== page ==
Treatment-resistant depression: no panacea, many uncertainties. Adverse effects are a major factor in treatment choice.
AbstractAt least 50% of patients with depression do not enter remission after several weeks of antidepressant therapy. To determine the treatment options and their respective risk-benefit balances in this setting, we reviewed the literature using the standard Prescrire methodology. Clinical trials and epidemiological studies show that depression should only be considered drug-resistant after at least 6 weeks of therapy. After assessing residual symptoms and their impact on the patient's quality of life, a search should be made for factors responsible for the persistence of depression, such as the patient's environment, a psychiatric or somatic disorder, and drug intake or addiction. Increasing the dose of the first-line antidepressant is only based on weak evidence. Trials comparing continuing the first-line antidepressant versus switching to another pharmacological class have yielded conflicting results. A switch may benefit some patients, but the elimination half-life of the discontinued drug must be taken into account to limit the risk of interactions during the transition. Combining two antidepressants mainly increases the risk of adverse effects, without a tangible clinical benefit. Two meta-analyses suggest that adding a so-called atypical neuroleptic to ongoing antidepressant therapy leads to 1 extra remission per 7 to 10 treated patients, but also to treatment cessation due to adverse effects in 8% to 9% of cases. Older neuroleptics have not been properly evaluated in this setting. Comparative trials suggest that lithium may have a certain antidepressant effect in this setting, but there is no firm evidence that adding lithium increases the chances of remission. Lithium has a narrow therapeutic margin and overdose can be fatal; the blood lithium concentration must therefore be monitored. Adding an antiepileptic or a psychostimulant is more harmful than beneficial. Adding a thyroid hormone, a benzodiazepine, buspirone or pindolol has no proven antidepressive effect. Four trials, each including fewer than 20 patients, have assessed the efficacy of psychotherapy in patients with treatment-resistant depression. Two of them provided positive results. Electroconvulsive therapy is probably effective for some patients with refractory depression but it necessitates general anaesthesia and carries a risk of memory disorders. Vagal nerve electrostimulation has no proven efficacy. Transcranial magnetic stimulation seems to have some efficacy and few adverse effects, but its optimal modalities remain to be determined. In practice, when the patient and doctor decide to attempt second-line therapy for treatment-resistant depression, adverse effects must be taken into account in the choice of drug(s). Maintaining a good quality relationship between patient and doctor may be more important than attempting to obtain remission "at any cost".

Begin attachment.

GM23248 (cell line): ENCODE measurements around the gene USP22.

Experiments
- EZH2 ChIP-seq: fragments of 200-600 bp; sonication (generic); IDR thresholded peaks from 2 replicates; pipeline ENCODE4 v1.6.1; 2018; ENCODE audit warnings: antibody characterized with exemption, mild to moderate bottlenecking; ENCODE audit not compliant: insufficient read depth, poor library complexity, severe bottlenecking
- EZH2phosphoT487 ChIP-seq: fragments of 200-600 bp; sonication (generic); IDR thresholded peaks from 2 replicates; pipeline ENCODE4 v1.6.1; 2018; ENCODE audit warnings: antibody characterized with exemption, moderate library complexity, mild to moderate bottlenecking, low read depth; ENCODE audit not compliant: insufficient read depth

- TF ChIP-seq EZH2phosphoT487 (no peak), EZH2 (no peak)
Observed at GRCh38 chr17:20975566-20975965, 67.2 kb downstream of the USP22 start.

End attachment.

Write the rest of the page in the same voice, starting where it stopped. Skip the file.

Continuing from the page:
- [PubMed - indexed for MEDLINE]